And then, when we do that math, we get 0.018 mol of 2-bromoaniline.0515

It looks like there is two sig figs through each of this.0524

It is reasonable why I have two sig figs here, maybe an extra one.0528

Again, each instructor is a little different about how much they care about this.0531

This is also the same as saying 18mmol.0534

A lot of times our reactions are done at very small scale.0538

It makes sense to talk in terms of mmol instead of mol.0542

If you want to change the title of this column to be mmol, you can do that if you want it.0545

We will keep it as mol, I will say 0.018 is our mol of 2-bromoaniline.0551

Let us move on to our next one.0558

Now let us calculate the mol of NaNO₂.0562

Now we are given a mass of NaNO₂.0566

We are starting with 1.9g of NaNO₂.0569

So we can use our formula weight to immediately convert from grams to mol.0573

It is 69g of NaNO₂, for every 1 mol.0580

Again, in effect what we are doing is dividing by the formula weight.0586

If you always do the work and you can see that your units cancel,0589

then you do not have to memorize whether you are multiplying or dividing.0594

You just always put the numbers in the right place so that our units are canceling.0597

Let us see when we do that math, we get 0.028 mol of NaNO₂ or 28mmol of NaNO₂.0602

We are just going to fill out our chart, our reagent table like this.0612

Like I said, the HCl is just in excess, I already put that in there because it was not significant.0616

But if you had your molarity here, you could calculate your mol, and so on.0622

But sometimes, things are in catalytic amounts or huge excess amounts.0626

You are not required to calculate those.0631

How about finally mol of potassium iodide, our last reagent?0635

We start with 3.6g of KI.0639

Every 1mol of KI, we can put in our species here to weigh 166g.0644

Our grams cancel and we are going to do 3.6 divided by 166, we get 0.022 mol of potassium iodide.0654

We put that in our table as well.0665

One by one, we are going to calculate the mol of every one of our reagents that are added.0667

I do not care how many mol of solvent there are, that is not relevant.0672

It is not involved in the reaction.0675

The next thing we need to do is we need to figure out which of these reagents is the limiting reagent.0679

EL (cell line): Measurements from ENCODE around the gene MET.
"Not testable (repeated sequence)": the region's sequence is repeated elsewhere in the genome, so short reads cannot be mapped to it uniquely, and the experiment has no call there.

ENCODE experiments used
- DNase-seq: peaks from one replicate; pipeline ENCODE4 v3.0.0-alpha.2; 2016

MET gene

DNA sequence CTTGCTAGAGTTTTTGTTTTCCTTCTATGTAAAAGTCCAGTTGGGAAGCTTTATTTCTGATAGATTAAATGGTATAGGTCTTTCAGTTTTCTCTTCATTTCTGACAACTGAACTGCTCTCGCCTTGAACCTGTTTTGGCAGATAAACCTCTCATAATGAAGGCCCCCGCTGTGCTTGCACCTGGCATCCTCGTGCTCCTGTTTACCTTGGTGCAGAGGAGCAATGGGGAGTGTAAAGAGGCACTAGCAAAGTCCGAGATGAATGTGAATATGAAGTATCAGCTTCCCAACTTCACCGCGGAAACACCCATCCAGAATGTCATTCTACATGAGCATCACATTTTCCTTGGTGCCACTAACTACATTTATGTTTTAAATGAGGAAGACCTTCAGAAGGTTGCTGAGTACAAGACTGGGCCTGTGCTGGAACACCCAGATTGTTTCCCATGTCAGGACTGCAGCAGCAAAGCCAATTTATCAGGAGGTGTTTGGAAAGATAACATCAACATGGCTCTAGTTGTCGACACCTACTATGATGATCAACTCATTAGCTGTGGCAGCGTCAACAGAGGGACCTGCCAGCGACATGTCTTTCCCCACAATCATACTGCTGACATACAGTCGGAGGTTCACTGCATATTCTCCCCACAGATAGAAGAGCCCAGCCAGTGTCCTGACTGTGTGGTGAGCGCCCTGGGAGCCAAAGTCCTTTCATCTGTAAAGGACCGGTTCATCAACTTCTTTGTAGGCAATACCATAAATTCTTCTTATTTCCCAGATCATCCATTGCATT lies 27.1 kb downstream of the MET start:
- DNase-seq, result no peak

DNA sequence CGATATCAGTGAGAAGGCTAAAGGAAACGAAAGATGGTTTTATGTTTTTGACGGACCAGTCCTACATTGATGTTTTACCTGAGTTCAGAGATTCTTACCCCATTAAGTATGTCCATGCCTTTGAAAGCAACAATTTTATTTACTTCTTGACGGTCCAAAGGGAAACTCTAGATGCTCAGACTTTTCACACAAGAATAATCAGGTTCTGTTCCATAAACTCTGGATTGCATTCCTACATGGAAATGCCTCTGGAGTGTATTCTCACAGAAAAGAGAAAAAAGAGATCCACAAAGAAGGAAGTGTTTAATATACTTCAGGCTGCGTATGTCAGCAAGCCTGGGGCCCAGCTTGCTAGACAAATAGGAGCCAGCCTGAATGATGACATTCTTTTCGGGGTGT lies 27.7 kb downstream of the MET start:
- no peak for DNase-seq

What is the limiting reagent mean?0685

It is the reagent with the smallest number of mol.0687

Now we have to be careful because sometimes a reagent is not used stoichiometrically in the reaction.0690

Sometimes an acid catalyst is needed or a base catalyst, perhaps.0697

We only need a catalytic amount meaning we do not need a full equivalent of that,0701

in order to convert 1mol of starting material of the product, we do not need a whole mol of the catalyst.0707

Even though we have a very small amount of that, that is not going to limit the amount of product that we can get.0712

Because remember, a catalyst is not consumed in the reactions.0719

Even though, I have a very tiny amount of it, it will get used but then it will get regenerated.0722

I can keep using that tiny amount and convert that whole amount of the starting material to product.0729

Keeping in mind that we are going to ignore the catalyst and0735

this is where we do need to know for this mystery reaction that we have never seen before, that each of these is used.0737

The 2-bromoaniline and the NaNO₂ and the KI are all used stoichiometrically in a 1 to 1 ratio.0746

In that case, we are looking for which of these have the smallest number of mol.0752

That is what is going to determine the mol of product, we call that the theoretical yield.0758

I only had 18 mmol of the 2-bromoaniline.0765

I have 28 mmol and then 22 mmol.0768

These guys are in excess. We are not going to run out of these before we ran out of the 2-bromoaniline.0772

This is the number, we are going to take this.0781

This is our limiting reagent.0784

This is our limiting reagent because it is the smallest number.0790

We are going to take that and we are going to copy that number down here to the mol of product0793

because that is the maximum amount of product I can get.0800

If every single molecule of the 2-bromoaniline gets converted to product, the most I can get is 18 mmol.0803

Now we know how many mol of product we can get.0812

We can use that to calculate the amount that we have.0818

Before we get there, I want to talk about this last column, the molar equivalents.0825

What we are going to do, now that we have identified the limiting reagent,0830

we are going to describe that reagent as being 1.0 equivalent.0833

We are going to describe all the other reagents with respect to that.0840

You know, compared to the 1.0 as a molar ratio.0846

What we are going to do is we are going to divide all the molar amounts by that limiting reagent molar amount to see what we have.0849

First of all, we can see that if we have exactly one equivalent of the 2-bromoaniline,0856

that will give us exactly one equivalent of our product.0861

But we see that we have an excess of the NaNO₂.0864

If we take 0.028 and we divide that by the limiting reagent amount 0.018,0867

then that comes out to 1.6 equivalent of NaNO₂.0876

In other words, there is a 60% excess of NaNO₂ is used.0884

We wanted to make sure that we used up all the 2-bromoaniline possible,0894